|© Copyright 1999 David Clark, P.O. Box 148/Cochran, GA 31014
There are various laws that have been around a long, long time. Some of them found their way into English common law. These formed the basis for our present set of rules. Many of the old laws dealt with the basics of doing right by another person.
Before most of America's population moved to the cities during the Great Depression, everyone understood certain things about living together. Anger with one's neighbor was to be avoided if possible. If anger couldn't be avoided, it was worked out man-to-man in the back yard. In most cases, men did right by one another.
This taking of responsibility forged trust and respect between neighbors. In the worst cases, men were selfish. This is when men shot each other.
There was usually no need for the courts. Most problems were easily solved because both parties could easily see what was important.
Being a good neighbor was the rule. Fairness was the order of the day. Pain of one party was shared by another. Survival dictated the priorities. Survival meant having neighbors one could count on.
Some would say life was cheap in the old days. If one spends an afternoon reading rural newspapers from the late 1800's and early 1900's, one will see what folks were up against. Not a week went by that there weren't attacks from mad dogs, flu epidemics, snakes, angry men, or lightning. Death was quick, unless you got bit by a mad dog. Then it took a couple of months to die.
Maybe it would be better to say that the currency of living was not so much cheap as it was in short supply. It was highly valued by all concerned. Living things were held with more respect in general than they are now. Humans were bound to the living world around them.
The lowly chicken, for instance, was vitally important in those days. The yardbird could go a long way towards feeding the children. The eggs were valuable. They were gathered carefully. Nothing was wasted. Everyone looked after the things which fed them. Those chickens were tended with love.
The family dog was more than a pet. He was part of the family--he guarded the family by guarding the henhouse.
It was universally understood that once an animal got a taste of blood, nothing would stop him from tasting it again. The dog caught killing chickens or other livestock was like a man convicted of treason. He was shot.
It's hard to think of treason. There have been times when it's been a commonly used word, but it's not the sort of word people use lightly.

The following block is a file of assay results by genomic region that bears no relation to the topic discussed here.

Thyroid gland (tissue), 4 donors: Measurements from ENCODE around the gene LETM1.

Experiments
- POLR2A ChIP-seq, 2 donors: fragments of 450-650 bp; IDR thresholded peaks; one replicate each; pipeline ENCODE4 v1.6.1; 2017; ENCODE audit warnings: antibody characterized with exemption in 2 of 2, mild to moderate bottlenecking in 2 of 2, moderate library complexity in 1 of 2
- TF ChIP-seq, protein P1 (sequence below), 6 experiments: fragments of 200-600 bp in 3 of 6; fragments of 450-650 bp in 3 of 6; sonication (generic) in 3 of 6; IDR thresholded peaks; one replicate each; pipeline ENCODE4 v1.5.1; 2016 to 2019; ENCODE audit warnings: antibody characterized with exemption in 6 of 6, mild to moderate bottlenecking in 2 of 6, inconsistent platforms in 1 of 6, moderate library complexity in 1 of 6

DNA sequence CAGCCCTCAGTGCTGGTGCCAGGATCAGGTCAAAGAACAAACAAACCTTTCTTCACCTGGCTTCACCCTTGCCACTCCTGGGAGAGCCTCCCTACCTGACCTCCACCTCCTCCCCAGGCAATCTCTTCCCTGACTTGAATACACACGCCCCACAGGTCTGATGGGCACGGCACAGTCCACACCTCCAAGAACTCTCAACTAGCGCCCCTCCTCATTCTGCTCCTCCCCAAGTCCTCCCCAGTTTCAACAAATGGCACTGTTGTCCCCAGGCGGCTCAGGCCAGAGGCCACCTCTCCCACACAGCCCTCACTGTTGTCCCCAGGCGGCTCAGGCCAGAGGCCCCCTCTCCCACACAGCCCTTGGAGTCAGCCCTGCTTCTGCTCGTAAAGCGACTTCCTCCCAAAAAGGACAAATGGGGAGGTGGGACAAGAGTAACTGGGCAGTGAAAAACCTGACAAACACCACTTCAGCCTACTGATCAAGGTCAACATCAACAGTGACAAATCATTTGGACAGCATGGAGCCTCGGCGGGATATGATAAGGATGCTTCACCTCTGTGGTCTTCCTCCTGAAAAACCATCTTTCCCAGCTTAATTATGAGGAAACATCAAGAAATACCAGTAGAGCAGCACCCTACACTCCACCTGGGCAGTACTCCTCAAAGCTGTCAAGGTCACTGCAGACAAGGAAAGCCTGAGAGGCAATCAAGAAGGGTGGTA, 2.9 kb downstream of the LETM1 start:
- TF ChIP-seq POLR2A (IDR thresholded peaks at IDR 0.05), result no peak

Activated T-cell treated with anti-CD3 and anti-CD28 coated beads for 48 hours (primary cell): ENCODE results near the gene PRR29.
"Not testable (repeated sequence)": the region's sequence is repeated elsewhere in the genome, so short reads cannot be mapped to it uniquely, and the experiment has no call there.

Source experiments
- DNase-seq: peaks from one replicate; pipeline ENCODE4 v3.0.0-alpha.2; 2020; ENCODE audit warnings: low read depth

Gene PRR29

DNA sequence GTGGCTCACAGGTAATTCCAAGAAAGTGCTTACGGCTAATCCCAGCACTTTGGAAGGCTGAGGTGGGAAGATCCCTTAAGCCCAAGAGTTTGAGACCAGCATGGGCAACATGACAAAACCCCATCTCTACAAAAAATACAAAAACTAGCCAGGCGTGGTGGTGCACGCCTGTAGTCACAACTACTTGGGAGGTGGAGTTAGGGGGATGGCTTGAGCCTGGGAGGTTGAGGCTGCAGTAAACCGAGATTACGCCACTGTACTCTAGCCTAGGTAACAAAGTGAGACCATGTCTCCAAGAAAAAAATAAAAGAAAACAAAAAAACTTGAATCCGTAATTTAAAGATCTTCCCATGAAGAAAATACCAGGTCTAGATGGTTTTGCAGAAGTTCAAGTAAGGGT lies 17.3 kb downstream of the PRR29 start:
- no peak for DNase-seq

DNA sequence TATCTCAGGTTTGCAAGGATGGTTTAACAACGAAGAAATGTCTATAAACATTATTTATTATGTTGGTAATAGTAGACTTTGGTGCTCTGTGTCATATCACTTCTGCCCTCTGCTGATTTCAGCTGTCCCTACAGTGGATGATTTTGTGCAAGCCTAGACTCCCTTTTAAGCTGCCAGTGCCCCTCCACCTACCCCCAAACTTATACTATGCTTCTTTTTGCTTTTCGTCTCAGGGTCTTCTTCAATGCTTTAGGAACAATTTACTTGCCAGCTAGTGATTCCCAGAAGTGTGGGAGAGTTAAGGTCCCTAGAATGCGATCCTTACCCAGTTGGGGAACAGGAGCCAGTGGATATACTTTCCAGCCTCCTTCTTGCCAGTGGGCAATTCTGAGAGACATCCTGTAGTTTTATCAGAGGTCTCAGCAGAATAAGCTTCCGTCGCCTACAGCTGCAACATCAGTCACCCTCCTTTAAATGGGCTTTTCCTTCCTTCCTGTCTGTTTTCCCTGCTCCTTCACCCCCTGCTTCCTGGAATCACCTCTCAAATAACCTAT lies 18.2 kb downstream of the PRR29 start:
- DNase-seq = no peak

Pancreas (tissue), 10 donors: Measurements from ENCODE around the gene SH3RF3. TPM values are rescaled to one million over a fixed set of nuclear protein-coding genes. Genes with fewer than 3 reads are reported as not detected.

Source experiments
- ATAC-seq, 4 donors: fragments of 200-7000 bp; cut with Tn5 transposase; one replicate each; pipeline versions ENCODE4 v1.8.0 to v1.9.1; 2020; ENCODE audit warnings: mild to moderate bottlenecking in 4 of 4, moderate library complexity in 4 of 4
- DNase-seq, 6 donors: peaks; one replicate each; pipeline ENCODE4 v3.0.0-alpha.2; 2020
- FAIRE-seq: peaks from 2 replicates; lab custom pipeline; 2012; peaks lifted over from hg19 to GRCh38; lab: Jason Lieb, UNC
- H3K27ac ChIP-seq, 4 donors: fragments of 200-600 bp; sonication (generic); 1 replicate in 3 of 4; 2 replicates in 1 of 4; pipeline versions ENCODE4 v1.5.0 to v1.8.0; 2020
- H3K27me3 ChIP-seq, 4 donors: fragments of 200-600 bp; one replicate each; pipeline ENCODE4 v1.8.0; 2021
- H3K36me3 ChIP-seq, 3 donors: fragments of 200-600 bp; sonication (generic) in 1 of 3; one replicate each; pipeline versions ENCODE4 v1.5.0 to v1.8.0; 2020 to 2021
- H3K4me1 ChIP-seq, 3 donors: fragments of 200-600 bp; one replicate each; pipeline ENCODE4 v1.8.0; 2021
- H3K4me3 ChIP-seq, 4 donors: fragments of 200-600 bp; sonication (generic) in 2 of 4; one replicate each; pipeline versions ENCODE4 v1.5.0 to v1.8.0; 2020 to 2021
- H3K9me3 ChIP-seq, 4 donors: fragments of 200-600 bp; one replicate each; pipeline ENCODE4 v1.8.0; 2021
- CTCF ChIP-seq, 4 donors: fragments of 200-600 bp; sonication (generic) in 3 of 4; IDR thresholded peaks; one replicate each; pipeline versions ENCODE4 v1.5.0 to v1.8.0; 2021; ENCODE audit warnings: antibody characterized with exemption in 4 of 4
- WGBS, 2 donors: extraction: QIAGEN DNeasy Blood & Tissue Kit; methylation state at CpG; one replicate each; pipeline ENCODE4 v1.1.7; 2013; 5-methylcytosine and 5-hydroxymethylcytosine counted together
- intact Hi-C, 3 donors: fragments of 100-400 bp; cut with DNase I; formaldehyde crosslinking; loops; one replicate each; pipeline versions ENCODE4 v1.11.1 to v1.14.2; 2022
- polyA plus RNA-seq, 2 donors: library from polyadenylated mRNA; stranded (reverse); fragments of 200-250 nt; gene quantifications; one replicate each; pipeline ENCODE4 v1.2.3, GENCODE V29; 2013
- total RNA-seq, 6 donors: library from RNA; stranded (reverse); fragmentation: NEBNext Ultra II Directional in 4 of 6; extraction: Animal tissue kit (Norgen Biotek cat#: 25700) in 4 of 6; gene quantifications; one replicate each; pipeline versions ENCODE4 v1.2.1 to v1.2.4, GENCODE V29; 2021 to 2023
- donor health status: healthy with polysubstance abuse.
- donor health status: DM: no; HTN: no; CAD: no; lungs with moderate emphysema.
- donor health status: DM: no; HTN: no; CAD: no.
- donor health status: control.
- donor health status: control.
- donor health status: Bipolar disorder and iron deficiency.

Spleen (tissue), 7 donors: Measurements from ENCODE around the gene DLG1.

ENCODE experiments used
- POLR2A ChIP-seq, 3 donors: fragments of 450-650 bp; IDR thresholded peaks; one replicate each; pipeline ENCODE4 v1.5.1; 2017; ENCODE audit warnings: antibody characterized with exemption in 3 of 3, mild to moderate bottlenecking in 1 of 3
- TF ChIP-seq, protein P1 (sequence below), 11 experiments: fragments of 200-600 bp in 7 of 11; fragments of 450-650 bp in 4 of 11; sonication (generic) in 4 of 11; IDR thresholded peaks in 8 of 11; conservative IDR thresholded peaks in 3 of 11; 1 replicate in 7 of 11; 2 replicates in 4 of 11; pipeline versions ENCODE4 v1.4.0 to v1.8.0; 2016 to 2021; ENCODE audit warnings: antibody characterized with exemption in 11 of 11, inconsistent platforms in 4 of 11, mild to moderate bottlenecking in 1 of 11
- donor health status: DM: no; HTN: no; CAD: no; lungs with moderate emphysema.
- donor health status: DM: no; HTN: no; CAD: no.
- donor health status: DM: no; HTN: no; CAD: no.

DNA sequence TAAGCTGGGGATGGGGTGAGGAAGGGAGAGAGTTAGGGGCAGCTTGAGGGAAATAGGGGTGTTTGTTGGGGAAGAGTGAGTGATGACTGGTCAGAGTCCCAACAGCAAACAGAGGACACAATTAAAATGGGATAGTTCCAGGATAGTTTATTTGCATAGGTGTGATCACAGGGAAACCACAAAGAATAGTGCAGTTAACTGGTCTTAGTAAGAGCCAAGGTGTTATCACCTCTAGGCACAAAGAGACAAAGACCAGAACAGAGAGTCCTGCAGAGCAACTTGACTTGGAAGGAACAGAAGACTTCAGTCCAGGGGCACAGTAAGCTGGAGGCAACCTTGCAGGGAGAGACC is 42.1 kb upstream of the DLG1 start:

In modern times it applies to betraying one's government, like a National Judas. In olden times the government was the respect shared by men who were joined in some way by property.
These were your neighbors.
Whatever was damaging to the respect shared by the neighbors was as good as treason. Sometimes the Benedict Arnold was a dog.
My Aunt Betty Trail lived in Basehor, Kansas. She was a small woman who grew up in Colby, Kansas, during the Dust Bowl years. After she married, Aunt Betty got some chickens. She gathered eggs twice a day.
They helped put my cousins through college. I'd bet fifty dollars right now that Aunt Betty could hit a dog on the run a half mile across the wheat field out back if she caught him stealing one of her hens. Besides college money, those eggs fed at least five mouths at least twice a day. There would be no treason against feeding the family as long as Aunt Betty could help it.
In the old days, it was the women who guarded the day to day life of the household. Virtually all women were good with a rifle. They knew how to use it. They knew when to use it. If it needed using, they didn't hesitate.
As I move into the year of my fortieth birthday, I can begin to see the mythology in life. I reckon one can see it anywhere at anytime, but for whatever reason I'm seeing it now.
I can imagine that someone would think: "Oh, are you just now seeing it?" And someone else would wonder what I was talking about.
Someone who is a little more connected to the everydayness of what is called normal life would tell me I was seeing things and making things up. Someone who is a little too connected to the everydayness of that normal life might ponder dreamily about what it would be like to have the time in their mind to see the mythology around them.